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The Short-Lived Papago Saguaro National Monument

Papago Park, known as Papago Saguaro National Monument from 1914-1930, features many interesting plants and geologic formations, such as Hole-in-the-Rock, pictured here.

Shortly after statehood in 1912, the Phoenix and Maricopa County Board of Trade began an effort to have what is now Papago Park declared either a national park or a national monument. Originally, the committee recommended the creation of a “…National Cactus Park… as Yellowstone National Park, the Yosemite National Park, and the Mount Rainer National Park.”
The General Land Office was not interested in the proposal and replied to Rep. Carl Hayden that “…topographic conditions seem to offer nothing but scenery, and the National Monument Act of June 8, 1906, does not provide for reservation of public land for the purpose of protecting scenery.”
Additional information was submitted to the General Land Office, including seven dime store postcards showing Hole in the Rock, giant cacti, and yucca palms. After further review, President Woodrow Wilson signed proclamation No. 1262 in 1914, creating Papago Saguaro National Monument. He justified its creation by saying it contained “…splendid examples of the giant and many other species of cacti and the yucca palm…which are of great scientific interest, and should, therefore, be preserved…” Almost 2,100 acres were included in the monument.
At its zenith, the Papago Saguaro National Monument had nearly 5,000 visitors a year. Commercial pressures were an immediate concern for the keepers of the monument. Local merchants were known to paint advertisements on the rocks within the monument.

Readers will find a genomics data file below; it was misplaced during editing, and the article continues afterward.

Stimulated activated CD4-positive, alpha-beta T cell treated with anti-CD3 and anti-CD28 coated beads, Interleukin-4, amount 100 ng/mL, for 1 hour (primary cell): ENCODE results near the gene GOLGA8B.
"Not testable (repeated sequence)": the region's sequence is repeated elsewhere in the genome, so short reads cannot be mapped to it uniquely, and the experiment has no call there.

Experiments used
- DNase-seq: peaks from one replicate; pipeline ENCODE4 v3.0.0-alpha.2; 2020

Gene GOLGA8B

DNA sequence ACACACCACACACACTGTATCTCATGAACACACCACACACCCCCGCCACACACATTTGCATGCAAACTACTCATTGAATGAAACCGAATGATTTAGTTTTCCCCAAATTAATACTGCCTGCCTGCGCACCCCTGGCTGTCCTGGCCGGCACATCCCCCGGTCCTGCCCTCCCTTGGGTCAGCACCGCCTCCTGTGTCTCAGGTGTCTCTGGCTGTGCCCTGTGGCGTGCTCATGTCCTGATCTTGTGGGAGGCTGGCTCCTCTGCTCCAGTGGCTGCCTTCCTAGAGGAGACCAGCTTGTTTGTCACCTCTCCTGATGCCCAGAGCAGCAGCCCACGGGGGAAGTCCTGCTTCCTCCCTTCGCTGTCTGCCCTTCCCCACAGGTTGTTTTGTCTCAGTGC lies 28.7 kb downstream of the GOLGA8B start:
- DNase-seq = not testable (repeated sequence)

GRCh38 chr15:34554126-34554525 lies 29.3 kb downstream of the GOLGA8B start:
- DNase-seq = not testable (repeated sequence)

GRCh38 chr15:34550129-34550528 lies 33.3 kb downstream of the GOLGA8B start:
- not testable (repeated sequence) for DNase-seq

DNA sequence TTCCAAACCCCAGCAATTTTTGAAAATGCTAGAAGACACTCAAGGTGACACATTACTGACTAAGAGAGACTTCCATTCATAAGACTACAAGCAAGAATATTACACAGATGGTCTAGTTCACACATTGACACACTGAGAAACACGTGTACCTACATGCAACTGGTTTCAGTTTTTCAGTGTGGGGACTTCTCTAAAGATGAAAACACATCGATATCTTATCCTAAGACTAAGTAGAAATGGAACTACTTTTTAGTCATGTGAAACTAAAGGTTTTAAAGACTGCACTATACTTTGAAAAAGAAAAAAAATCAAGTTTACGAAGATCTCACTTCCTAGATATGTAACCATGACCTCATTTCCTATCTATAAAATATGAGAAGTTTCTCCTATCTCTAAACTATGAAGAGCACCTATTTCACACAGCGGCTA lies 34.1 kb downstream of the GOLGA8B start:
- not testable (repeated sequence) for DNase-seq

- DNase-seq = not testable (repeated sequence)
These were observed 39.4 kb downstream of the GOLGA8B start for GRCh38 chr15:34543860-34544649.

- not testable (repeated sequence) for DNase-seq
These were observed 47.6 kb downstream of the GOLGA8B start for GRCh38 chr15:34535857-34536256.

Once the National Park Service took over the area, they received requests to develop portions of the monument into enterprises such as a golf course, a community hospital for soldiers suffering from tuberculosis, a large auto campground, an airfield, waterfalls, tennis courts, ball fields, and a convention facility, all in an effort to make it a “world attraction.” The National Park Service rejected all these proposals.
In the 1920s, oil companies wanted to drill for oil within the monument. These requests were rejected. James Reed had claimed 160 acres, including Hole in the Rock, as a mining claim. Twenty years earlier, Charles Poston, the father of Arizona, had also claimed ownership of Hole in the Rock. Reed eventually wanted to trade his claim for 270 acres. He said “…in making this exchange I am practically giving the park to Arizona.” The GLO called Reed “…a shrewd land swindler.” The Department of Justice finally rejected Reed’s claims.
By the early 1930s, the demands of the nearby communities spelled the end of the Papago Saguaro National Monument. The employees of the National Park Service noted there were many homeless people living in the monument. Also, parts of the park were being used as illegal dumping sites.
After 16 years, the Papago Saguaro National Monument became one of only three national monuments ever turned back to local control.
The state of Arizona quickly built the Hunt Bass Hatchery thereafter, which released more than 175,000 bass and perch every year into streams and lakes around Arizona. News reports of the time indicated “Arizona’s newest industry is commercial fishing, the markets being New York and even Los Angeles; fish are being hauled 3,000 miles across the continent and sold on the eastern seaboard.” In 1932, Del Webb constructed the pyramid known as Hunt’s Tomb overlooking the Hunt Bass Hatchery.
The state of Arizona, the city of Tempe, the Salt River Project, and the War Department all received lands from the Saguaro Papago National Monument for other uses.
Mike Miller. Photo courtesy of Arizona State Library, Archives and Public Records, Archives Division, Phoenix, #96-4056.

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